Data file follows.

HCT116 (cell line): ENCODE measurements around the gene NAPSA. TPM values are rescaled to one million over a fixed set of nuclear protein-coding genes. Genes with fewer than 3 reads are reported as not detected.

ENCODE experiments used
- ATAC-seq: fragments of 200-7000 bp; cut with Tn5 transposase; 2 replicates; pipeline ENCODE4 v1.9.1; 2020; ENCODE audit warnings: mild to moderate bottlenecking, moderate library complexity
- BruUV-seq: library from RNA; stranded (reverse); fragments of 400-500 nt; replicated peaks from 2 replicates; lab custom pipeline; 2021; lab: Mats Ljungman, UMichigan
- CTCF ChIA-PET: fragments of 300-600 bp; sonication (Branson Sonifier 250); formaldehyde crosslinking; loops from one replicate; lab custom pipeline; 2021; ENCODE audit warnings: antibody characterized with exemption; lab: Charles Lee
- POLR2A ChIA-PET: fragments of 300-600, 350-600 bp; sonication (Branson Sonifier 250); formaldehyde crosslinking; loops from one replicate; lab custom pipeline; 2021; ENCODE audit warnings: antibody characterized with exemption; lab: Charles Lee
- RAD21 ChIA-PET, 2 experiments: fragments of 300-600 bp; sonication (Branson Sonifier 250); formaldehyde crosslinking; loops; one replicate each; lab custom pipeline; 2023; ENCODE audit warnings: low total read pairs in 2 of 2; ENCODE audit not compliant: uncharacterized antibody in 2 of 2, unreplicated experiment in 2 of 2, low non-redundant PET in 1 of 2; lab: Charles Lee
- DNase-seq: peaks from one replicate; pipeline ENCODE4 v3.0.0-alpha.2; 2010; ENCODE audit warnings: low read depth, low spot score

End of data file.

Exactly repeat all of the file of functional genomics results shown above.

HCT116 (cell line): ENCODE measurements around the gene NAPSA. TPM values are rescaled to one million over a fixed set of nuclear protein-coding genes. Genes with fewer than 3 reads are reported as not detected.

ENCODE experiments used
- ATAC-seq: fragments of 200-7000 bp; cut with Tn5 transposase; 2 replicates; pipeline ENCODE4 v1.9.1; 2020; ENCODE audit warnings: mild to moderate bottlenecking, moderate library complexity
- BruUV-seq: library from RNA; stranded (reverse); fragments of 400-500 nt; replicated peaks from 2 replicates; lab custom pipeline; 2021; lab: Mats Ljungman, UMichigan
- CTCF ChIA-PET: fragments of 300-600 bp; sonication (Branson Sonifier 250); formaldehyde crosslinking; loops from one replicate; lab custom pipeline; 2021; ENCODE audit warnings: antibody characterized with exemption; lab: Charles Lee
- POLR2A ChIA-PET: fragments of 300-600, 350-600 bp; sonication (Branson Sonifier 250); formaldehyde crosslinking; loops from one replicate; lab custom pipeline; 2021; ENCODE audit warnings: antibody characterized with exemption; lab: Charles Lee
- RAD21 ChIA-PET, 2 experiments: fragments of 300-600 bp; sonication (Branson Sonifier 250); formaldehyde crosslinking; loops; one replicate each; lab custom pipeline; 2023; ENCODE audit warnings: low total read pairs in 2 of 2; ENCODE audit not compliant: uncharacterized antibody in 2 of 2, unreplicated experiment in 2 of 2, low non-redundant PET in 1 of 2; lab: Charles Lee
- DNase-seq: peaks from one replicate; pipeline ENCODE4 v3.0.0-alpha.2; 2010; ENCODE audit warnings: low read depth, low spot score